I read Mayle’s A Year in Provence almost two years ago now and really enjoyed it. I’m not sure why it took me so long to read this follow-up book, as it’s really more of the same (in a good way). Toujours Provence begins just after A Year in Provence has been published. Peter and his wife are more situated in their home now and are continuing on with their lives in the south of France.
The first book gave a month by month account of their first year as expats, and I found some topics would occasionally drag on a bit because of this. Those small, everyday stories he writes about don’t always perfectly wrap up within the span of a month, so some are revisited throughout multiple chapters. This is great for letting the reader feel the passing of time, but it can also get a bit tedious. I was sick in hospital when I read it, though, so my opinion of that should probably be taken with an even larger grain of salt than usual.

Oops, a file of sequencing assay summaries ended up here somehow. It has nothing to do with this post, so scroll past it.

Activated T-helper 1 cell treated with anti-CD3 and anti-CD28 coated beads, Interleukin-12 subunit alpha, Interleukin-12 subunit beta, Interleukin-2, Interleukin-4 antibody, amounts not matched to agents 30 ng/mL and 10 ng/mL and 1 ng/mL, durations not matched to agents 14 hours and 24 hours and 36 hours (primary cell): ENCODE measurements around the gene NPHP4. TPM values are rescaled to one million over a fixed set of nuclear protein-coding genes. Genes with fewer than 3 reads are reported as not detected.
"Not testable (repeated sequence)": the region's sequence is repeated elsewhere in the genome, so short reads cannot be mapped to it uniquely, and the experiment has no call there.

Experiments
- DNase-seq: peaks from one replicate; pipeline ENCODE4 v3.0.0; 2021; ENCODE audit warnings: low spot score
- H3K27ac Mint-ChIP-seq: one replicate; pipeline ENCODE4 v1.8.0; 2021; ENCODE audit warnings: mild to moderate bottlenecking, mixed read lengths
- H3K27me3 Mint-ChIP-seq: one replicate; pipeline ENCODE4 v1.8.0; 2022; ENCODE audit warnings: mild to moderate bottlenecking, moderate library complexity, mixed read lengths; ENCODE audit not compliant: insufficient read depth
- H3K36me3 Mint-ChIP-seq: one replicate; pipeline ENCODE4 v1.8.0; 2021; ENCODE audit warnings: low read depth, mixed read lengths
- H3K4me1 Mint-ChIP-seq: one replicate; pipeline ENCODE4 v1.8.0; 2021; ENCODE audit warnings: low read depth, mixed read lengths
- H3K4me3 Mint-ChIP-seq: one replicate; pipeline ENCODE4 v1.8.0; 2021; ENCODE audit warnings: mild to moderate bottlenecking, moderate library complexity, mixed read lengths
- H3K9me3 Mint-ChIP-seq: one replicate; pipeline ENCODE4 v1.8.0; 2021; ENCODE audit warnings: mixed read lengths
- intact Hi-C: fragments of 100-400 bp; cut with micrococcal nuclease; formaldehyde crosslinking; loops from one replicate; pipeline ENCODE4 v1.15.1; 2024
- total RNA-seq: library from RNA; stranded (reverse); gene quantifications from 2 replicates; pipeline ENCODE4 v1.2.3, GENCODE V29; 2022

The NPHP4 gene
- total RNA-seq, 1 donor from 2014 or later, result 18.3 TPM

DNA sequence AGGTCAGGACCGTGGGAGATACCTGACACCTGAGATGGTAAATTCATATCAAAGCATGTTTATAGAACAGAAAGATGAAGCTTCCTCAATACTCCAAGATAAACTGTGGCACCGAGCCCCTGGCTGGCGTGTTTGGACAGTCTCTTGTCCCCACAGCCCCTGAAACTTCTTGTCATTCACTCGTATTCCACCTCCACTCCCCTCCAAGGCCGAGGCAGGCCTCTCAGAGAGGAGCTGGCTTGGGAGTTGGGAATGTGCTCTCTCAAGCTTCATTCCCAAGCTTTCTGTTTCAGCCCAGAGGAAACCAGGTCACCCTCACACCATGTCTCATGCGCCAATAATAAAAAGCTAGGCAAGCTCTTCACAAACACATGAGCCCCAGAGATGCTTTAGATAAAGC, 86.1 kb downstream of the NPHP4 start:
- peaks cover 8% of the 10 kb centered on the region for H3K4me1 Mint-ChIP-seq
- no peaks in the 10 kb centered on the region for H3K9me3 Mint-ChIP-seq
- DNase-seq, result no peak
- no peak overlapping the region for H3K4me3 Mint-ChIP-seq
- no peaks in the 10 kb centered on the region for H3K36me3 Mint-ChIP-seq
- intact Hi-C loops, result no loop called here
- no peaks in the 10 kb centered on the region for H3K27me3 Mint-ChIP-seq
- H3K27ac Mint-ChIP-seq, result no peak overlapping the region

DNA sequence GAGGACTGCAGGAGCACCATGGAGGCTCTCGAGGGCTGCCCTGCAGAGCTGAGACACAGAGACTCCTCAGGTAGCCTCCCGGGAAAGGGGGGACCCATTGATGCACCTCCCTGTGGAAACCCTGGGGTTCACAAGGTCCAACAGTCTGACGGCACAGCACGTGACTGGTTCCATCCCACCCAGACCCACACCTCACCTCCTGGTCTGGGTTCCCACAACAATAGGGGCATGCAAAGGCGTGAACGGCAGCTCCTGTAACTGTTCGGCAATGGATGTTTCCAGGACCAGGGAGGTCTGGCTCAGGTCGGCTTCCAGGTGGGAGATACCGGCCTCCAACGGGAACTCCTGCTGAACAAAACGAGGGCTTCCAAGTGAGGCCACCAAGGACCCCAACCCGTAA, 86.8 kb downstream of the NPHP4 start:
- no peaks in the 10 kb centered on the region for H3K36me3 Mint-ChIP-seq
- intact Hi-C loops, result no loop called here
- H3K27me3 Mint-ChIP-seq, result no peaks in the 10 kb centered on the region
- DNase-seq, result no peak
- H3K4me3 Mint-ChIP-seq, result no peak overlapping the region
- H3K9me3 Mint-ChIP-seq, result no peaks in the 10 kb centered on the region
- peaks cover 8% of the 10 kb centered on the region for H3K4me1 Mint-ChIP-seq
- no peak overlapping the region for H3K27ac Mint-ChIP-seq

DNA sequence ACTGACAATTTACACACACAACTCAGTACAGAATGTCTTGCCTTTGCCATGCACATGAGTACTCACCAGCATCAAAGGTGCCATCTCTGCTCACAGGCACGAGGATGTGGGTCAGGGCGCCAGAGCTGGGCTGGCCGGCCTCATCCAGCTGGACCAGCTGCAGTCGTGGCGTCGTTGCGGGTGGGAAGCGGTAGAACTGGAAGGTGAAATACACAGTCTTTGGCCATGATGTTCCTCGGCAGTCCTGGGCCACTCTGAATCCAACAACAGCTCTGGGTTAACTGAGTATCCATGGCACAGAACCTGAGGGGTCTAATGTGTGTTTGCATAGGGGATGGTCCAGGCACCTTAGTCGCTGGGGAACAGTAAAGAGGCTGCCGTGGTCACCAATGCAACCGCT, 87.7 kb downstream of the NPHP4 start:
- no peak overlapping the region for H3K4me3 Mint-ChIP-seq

He changed the format up in this one, and now each chapter is its own fully contained anecdote. One chapter covers an afternoon in a private tasting to learn about pastis and its history, another chapter is an account of his trip to see Pavarotti play in an ancient outdoor theatre, and another tells of how a stray dog came to join the family. It all sounds a bit dull when I list it out like that, but he does a very good job of bringing you in to his world with his wit and vibrant characters and descriptions. And it’s not all praise – occasionally he can paint the people and villages he encounters in quite an unfavorable light. At times I found myself wondering what his friends and neighbours must think of his books, after seeing how they’re portrayed.
If you’re at all interested in reading about life in France or French food, you won’t go wrong with this.